– In May 2016, Czech Minister for Human Rights Jiří Dienstbier (ČSSD) announced that the farm would apparently continue to overlap with the site of the former concentration camp. He had held several meetings with the owners but no concrete conclusion ever resulted. At the beginning of August of the same year, the Czech Minister of Culture Daniel Herman (Christian Democrats – KDU-ČSL) announced that the administration was close to an agreement to buy the farm.

– In September 2016, Czech Finance Minister and head of the Association of Dissatisfied Citizens (ANO) Andrej Babiš became the target of criticism for his remarks about the former concentration camp. According to a photojournalist from Aktuálně.cz, Babiš publicly alleged that it was a “lie” that Lety had been a concentration camp. He later apologized and distanced himself from the remarks. He then said he wanted to find the money to buy the farm and build a memorial in its place.

– In November 2016, the administration decided to have the establishment appraised and on July 13, 2017, the firm’s representatives submitted their offer to AGPI for its possible takeover. The general assembly of the company expressed its agreement on July 31 with the transfer of the installation to the State and, on August 7, the AGPI announced that it would accept the government’s offer to buy it. The administration then approved the takeover of the farm on August 21, 2017, and on October 23 declassified the purchase contract, which revealed that the state paid around CZK 372,500,000. [EUR 15,000] excluding VAT to do so.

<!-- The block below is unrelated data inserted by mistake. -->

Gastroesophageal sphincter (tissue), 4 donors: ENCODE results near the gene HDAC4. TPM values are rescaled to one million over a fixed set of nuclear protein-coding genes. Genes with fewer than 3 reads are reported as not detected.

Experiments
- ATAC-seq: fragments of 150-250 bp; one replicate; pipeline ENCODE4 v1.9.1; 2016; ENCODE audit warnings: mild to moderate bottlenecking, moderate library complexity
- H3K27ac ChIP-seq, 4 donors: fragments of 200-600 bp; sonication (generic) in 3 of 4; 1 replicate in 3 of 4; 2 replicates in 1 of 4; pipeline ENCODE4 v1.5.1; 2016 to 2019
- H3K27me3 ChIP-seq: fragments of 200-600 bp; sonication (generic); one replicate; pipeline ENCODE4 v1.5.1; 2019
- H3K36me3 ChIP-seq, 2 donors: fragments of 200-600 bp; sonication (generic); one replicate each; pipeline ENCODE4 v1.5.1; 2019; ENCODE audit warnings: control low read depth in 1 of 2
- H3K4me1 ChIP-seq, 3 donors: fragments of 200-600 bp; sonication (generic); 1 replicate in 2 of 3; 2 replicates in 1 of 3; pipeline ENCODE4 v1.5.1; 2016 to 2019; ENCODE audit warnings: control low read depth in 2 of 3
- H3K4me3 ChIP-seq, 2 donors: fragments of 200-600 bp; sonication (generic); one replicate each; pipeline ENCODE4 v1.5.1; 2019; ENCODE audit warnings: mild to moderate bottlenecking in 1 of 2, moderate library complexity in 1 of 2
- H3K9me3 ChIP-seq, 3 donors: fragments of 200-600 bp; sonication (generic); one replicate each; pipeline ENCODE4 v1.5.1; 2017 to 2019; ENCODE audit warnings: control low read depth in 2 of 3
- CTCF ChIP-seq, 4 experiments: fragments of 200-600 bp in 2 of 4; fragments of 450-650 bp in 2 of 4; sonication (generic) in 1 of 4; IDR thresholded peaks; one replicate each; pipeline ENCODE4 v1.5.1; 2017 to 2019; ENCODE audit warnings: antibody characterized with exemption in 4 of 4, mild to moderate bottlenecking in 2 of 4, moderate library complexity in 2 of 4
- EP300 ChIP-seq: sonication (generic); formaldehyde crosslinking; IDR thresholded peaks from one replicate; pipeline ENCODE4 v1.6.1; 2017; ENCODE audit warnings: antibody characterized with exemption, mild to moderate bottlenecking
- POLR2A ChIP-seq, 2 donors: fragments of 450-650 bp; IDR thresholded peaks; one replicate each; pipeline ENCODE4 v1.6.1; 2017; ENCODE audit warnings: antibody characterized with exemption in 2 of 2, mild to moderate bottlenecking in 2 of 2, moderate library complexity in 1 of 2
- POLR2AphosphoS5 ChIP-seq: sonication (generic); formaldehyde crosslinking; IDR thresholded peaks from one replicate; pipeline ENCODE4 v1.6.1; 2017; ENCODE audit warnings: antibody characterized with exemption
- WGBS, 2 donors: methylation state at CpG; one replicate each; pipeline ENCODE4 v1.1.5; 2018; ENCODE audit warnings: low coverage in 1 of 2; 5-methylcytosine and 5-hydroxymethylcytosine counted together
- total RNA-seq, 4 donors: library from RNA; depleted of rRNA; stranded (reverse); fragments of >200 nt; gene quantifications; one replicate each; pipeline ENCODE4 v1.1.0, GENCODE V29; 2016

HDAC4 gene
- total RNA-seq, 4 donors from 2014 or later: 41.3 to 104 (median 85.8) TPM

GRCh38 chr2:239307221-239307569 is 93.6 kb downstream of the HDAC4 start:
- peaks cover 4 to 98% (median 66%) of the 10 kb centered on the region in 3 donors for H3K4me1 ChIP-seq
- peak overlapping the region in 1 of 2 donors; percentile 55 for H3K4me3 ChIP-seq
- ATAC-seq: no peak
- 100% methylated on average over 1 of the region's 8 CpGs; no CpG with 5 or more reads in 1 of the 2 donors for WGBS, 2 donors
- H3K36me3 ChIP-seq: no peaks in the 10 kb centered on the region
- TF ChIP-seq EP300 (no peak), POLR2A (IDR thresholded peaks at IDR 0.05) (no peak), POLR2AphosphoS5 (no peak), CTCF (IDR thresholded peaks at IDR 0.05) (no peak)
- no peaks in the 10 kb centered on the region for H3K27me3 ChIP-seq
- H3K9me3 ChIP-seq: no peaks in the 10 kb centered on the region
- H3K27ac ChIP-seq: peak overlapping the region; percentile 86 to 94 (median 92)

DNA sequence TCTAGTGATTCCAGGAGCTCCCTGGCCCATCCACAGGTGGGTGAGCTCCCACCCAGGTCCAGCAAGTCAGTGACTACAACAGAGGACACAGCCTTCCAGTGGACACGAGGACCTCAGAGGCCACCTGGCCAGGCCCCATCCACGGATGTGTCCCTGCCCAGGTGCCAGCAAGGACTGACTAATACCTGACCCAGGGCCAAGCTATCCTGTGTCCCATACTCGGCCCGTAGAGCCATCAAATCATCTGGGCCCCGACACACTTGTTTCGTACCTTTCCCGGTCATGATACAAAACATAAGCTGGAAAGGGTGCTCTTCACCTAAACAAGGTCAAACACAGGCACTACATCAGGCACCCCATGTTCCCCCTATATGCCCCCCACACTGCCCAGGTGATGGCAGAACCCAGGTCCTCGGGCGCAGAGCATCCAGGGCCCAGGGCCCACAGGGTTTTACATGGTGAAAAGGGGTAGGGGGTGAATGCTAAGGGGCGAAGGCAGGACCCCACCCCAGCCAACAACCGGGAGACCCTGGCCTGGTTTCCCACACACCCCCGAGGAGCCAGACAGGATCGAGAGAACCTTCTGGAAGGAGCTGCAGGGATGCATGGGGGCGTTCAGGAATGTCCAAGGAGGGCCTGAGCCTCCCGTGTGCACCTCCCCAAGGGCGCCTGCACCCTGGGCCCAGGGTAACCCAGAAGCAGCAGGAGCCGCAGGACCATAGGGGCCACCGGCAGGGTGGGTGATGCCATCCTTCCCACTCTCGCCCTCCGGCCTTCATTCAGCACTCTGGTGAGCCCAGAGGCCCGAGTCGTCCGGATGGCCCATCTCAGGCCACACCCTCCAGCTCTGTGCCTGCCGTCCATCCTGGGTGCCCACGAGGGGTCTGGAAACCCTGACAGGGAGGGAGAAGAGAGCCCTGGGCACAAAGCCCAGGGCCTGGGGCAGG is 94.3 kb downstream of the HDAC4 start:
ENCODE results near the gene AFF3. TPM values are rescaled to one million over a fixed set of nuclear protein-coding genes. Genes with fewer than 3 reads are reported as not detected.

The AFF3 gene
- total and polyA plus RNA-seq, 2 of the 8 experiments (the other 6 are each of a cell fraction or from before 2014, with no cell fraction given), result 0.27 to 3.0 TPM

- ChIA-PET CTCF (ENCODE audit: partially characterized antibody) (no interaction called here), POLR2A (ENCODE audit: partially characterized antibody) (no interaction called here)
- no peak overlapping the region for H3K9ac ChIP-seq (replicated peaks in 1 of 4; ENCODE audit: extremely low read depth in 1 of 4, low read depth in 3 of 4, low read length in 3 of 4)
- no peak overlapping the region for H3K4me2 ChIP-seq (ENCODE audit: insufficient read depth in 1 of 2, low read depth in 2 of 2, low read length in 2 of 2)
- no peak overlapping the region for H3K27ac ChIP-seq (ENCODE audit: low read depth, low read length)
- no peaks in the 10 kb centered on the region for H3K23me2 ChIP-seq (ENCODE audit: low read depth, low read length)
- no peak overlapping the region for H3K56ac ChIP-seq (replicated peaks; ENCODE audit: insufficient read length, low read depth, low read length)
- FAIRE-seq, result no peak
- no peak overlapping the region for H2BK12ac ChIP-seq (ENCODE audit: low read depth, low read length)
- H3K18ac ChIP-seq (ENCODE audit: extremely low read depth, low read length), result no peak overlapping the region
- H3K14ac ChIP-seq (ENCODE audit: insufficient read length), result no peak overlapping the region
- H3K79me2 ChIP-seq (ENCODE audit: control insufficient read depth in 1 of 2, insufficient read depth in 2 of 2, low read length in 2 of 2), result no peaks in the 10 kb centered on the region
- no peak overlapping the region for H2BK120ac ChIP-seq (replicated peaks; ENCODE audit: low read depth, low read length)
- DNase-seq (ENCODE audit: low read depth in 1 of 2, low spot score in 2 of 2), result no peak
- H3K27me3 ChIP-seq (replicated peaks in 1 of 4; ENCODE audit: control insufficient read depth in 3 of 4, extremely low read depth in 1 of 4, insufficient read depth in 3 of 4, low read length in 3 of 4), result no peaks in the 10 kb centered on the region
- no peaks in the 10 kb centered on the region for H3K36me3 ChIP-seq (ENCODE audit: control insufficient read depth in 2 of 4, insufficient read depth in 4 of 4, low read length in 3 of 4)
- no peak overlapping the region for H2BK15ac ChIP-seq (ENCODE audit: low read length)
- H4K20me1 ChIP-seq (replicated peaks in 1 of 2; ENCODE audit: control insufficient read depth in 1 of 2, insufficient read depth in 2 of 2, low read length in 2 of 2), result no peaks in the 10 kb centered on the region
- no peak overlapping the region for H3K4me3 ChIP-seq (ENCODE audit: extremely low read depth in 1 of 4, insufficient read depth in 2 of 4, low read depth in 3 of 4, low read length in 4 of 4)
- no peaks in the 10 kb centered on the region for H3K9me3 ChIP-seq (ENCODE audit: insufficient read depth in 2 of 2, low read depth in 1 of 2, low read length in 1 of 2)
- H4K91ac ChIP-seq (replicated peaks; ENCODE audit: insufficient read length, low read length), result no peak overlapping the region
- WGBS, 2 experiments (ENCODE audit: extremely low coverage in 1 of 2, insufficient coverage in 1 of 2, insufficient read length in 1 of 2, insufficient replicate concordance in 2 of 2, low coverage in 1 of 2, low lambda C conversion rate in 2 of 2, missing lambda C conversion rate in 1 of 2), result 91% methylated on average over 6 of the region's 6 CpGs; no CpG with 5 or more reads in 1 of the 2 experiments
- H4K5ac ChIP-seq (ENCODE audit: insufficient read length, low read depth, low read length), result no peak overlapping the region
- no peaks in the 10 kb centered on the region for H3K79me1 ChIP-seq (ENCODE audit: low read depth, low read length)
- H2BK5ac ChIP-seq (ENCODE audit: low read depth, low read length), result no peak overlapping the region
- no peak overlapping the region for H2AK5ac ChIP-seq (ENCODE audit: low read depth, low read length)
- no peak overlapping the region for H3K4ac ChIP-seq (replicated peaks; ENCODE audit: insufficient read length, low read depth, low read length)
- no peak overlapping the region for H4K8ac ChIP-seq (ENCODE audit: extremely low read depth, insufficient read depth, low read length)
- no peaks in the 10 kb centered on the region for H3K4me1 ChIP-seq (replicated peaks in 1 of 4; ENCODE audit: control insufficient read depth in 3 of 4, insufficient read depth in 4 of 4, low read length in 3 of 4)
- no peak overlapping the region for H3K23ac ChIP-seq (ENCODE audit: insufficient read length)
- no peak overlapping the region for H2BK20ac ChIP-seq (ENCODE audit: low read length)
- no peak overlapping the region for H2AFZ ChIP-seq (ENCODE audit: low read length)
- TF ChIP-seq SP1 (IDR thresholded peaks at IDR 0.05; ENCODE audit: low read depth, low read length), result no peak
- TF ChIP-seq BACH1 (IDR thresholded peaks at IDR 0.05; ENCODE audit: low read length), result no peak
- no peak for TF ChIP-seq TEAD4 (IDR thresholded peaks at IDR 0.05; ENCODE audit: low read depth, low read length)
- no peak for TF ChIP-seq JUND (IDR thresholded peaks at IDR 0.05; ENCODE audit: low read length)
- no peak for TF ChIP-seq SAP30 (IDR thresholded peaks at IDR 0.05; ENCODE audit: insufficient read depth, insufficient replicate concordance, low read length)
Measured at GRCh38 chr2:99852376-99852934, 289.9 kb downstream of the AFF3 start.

– State officials took over the farm in early April 2018 and its demolition is believed to have taken place by the end of the year. Later, however, Deputy Culture Minister René Schreier said that the demolition was going to be more difficult than expected and would probably take place in 2019. According to Schreier, the demolition would be paid for by the Czech state ( according to current information, it will not exceed 110,000,000 CZK [EUR 4.5 million]) and the construction of the memorial would be funded by Norway Grants. In 2019, it was said that the demolition of the farm would take place in 2020 and the construction of the memorial would begin a year later.

– The COVID-19 pandemic has interfered with both demolition preparations and construction of the memorial. In June 2020, however, the winner of the competition for the Lety u Písku Memorial to the Roma and Sinti Holocaust in Bohemia was announced as the design submitted by Atelier Terra Florida and Atelier Světlík. Prior to this, archaeological work had also shown that most of the former Roma concentration camp at Lety u Písku was located on the farm’s grounds, particularly at the location above its halls. ‘feed. Debris from the former concentration camp was still visible there in the 1970s when the industrial pigsty was built under the communist regime.